Snapper by Helen Chappell
Tom Horton hates it when I call him Mr. Famous Environmental Writer Guy because he is a modest man. He once wrote that I had an idyllic childhood growing up on a big old farm down in the Neck District of Dorchester County. Tom is a very, very talented writer, but I wouldn’t call mine an idyllic childhood. It wasn’t a Charles Dickens nightmare, but I was no one’s idea of a perfect kid. Tom also taught me the adage that the larger the ego, the smaller the talent, which is a good thing to keep in mind when you start to think you’re so special. Read More …
Changes: Cultural Cohesion by Roger Vaughan
Pennsylvania’s Elk Country by Bonna L. Nelson
Alan Thorndike: From Puget Sound to Oxford by Michael Valliant
Not every physicist can build furniture. Alan Thorndike, a career physics professor at University of Puget Sound, combines a keen interest in how things work with a love and skill at working in the shop. Now living in Oxford with his wife Louise, Thorndike spends about 8 hours a day in his shop, building everything from the exquisite furniture in his house, to pirate ship parts and toys for grandchildren, to working clocks. He once helped build a model of an 2,200 year-old Greek astronomical device, a marvel of the ancient world, found after being shipwrecked for 1,800 years. Read More…
Los Indios by Gary D. Crawford
We tend to forget that when the English first arrived, there already were lots of people living around the Chesapeake Bay. The English referred to them as “Indians,” though of course that’s all wrong. Lacking GPS, Columbus mistook the Caribbean islands in the Atlantic for the Indies of the Orient, half a world away. Nevertheless, though they have nothing to do with India, the islands here came to be known as the West Indies, and it followed that the indigenous people would be “los indios.” Personally, I rather like the Canadian term, “First Nations” people, but here I’ll just go with “Native Americans.” Read More…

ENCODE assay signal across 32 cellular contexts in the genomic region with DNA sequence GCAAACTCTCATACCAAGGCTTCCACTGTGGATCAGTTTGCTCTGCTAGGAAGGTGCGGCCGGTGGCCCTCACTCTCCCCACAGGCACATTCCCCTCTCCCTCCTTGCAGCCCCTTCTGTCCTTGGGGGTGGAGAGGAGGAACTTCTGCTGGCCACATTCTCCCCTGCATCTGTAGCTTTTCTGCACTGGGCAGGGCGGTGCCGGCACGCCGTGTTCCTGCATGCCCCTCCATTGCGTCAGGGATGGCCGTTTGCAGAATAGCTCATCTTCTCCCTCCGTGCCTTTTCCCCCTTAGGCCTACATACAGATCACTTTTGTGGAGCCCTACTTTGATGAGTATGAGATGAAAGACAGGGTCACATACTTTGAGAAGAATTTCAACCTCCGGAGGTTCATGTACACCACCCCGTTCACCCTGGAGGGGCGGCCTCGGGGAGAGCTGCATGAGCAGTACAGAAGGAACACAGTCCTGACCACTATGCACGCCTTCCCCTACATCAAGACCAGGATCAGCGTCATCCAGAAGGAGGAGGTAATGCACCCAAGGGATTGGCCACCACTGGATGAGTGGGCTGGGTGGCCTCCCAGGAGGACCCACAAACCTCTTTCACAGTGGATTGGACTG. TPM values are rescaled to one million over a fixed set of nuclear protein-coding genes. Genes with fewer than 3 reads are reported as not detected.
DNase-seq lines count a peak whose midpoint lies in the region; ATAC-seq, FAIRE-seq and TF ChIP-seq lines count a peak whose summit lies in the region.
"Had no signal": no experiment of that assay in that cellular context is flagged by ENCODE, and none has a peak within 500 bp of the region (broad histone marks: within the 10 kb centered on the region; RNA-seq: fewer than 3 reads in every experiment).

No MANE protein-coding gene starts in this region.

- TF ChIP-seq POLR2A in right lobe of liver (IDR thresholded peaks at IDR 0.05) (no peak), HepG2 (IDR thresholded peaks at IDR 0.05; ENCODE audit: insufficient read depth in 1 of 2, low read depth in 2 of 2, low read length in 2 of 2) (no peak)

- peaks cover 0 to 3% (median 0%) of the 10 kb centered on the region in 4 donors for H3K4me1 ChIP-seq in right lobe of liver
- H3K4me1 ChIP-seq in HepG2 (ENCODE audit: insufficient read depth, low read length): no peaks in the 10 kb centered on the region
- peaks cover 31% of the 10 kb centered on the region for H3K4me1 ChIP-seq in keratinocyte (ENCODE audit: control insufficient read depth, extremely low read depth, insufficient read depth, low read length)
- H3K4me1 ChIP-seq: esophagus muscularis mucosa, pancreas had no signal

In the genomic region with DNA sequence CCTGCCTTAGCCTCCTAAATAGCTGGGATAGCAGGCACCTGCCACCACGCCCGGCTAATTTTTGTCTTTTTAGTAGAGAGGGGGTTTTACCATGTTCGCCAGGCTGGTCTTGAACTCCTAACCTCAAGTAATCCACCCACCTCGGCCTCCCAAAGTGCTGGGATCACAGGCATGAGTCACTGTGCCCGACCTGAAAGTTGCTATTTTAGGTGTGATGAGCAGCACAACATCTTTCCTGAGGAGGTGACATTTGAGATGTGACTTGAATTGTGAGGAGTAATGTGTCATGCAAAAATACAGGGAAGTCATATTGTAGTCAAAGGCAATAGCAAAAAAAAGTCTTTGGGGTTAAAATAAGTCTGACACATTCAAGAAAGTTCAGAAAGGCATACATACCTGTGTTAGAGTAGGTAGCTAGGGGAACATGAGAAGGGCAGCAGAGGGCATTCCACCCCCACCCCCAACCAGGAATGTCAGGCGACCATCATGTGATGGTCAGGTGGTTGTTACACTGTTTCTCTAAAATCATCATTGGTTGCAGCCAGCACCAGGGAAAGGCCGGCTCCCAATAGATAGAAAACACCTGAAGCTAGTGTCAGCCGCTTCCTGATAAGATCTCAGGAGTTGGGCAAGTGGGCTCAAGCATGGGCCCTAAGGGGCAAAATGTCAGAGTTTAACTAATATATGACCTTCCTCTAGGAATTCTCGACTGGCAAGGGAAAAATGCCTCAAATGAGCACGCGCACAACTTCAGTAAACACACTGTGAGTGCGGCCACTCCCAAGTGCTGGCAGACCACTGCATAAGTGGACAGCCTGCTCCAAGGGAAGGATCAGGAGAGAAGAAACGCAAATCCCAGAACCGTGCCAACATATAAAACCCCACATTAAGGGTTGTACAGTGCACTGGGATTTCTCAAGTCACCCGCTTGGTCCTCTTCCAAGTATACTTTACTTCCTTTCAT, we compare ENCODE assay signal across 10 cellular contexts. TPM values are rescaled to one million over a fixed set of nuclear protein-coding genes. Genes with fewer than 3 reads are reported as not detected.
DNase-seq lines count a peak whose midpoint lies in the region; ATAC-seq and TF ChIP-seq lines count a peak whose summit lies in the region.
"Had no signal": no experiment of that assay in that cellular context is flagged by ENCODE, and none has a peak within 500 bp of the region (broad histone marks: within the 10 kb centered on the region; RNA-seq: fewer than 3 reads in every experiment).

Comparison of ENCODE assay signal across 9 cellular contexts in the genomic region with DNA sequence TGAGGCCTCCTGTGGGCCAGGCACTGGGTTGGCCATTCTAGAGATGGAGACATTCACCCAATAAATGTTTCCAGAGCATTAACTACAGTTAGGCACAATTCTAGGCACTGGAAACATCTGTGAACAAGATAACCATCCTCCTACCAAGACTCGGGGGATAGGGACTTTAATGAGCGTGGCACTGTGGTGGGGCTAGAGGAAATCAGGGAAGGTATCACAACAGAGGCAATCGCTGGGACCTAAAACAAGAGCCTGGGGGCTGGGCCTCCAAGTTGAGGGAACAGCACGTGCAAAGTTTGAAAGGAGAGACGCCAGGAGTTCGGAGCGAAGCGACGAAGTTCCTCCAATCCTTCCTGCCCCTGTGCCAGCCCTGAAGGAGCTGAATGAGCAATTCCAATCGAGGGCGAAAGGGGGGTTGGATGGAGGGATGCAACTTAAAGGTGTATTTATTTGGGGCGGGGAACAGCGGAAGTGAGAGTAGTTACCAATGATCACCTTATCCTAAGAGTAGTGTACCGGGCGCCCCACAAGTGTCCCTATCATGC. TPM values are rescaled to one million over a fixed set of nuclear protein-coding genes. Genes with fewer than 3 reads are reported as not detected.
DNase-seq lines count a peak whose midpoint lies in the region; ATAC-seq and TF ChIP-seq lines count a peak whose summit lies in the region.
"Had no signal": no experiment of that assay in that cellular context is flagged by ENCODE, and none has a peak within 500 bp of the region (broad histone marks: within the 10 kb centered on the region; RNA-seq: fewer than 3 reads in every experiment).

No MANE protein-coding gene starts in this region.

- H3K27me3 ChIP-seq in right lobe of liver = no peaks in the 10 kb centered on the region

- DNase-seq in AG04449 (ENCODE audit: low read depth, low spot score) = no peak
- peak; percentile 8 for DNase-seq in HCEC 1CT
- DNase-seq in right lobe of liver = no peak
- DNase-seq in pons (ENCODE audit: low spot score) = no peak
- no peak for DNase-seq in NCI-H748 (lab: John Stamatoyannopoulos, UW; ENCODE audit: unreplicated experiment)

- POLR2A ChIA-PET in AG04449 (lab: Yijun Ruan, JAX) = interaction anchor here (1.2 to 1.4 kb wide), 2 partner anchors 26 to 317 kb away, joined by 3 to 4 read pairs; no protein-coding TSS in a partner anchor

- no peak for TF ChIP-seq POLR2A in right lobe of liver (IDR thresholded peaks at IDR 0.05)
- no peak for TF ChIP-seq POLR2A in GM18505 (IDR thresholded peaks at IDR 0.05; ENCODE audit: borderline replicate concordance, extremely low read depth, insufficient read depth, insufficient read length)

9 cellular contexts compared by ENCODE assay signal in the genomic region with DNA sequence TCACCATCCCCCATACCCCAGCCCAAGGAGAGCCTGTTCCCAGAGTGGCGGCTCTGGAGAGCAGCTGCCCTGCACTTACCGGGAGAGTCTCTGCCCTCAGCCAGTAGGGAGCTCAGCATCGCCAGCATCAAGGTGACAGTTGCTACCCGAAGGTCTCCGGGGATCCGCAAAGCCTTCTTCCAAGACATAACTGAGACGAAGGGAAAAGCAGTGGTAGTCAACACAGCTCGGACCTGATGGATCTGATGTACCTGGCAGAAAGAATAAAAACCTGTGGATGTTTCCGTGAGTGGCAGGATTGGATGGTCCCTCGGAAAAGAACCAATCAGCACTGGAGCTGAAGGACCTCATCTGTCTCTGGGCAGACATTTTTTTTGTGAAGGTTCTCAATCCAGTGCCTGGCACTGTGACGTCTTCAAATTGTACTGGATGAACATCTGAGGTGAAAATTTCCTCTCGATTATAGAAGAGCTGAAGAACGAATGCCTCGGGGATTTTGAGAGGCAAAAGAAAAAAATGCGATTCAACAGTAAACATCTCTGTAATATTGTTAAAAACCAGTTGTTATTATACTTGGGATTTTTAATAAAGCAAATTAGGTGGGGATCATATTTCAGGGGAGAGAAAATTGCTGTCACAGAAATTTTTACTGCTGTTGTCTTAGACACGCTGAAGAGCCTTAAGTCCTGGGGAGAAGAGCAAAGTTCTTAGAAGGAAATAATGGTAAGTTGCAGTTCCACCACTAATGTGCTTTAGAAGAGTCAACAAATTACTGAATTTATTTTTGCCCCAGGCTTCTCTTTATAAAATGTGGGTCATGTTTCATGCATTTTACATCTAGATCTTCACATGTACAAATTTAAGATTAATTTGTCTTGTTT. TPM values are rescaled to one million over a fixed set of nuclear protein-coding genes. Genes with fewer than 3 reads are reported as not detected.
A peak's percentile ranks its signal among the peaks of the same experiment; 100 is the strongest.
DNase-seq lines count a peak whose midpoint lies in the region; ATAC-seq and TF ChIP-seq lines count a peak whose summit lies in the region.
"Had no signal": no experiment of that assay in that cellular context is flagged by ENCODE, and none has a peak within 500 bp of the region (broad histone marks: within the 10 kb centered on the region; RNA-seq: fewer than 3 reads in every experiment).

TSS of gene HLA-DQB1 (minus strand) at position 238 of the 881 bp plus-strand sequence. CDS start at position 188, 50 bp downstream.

Eat Clean by Pamela Meredith-Doyle
Many of us have tried a fad diet in the past. I’m not saying that they don’t work ~ most of them do, but just for a while. Some of us have done it so often that we resign ourselves to living with the extra pounds. However, the older we get, the more dangerous those extra pounds are for us. They put every aspect of our health at risk. I am not suggesting that you try another Atkins, Paleo, or any other type of diet. What I am suggesting is a sane nutrition plan that will help your body function at peak efficiency. It is called “clean eating.” Read More…
Tidewater Times was established in 1952 as a specialized monthly magazine which would appeal to the tourist, the prospective land buyer, and others for whom the Eastern Shore has a special allure. It was created to be small enough to fit into a woman’s purse or a man’s coat pocket. Today it has blossomed as a vital symbol of our thriving community.
Our award-winning group of Feature Writers include Helen Chappell, Dick Cooper, Gary Crawford, Pamela Meredith-Doyle, Roger Vaughan, Bonna Nelson, Michael Valliant and Marc Teffeau. Distribution covers an area including Dorchester, Talbot, Caroline, Queen Anne’s and Kent counties.
Subscriptions are $25 per year. For rate or subscription information please contact Tidewater Times.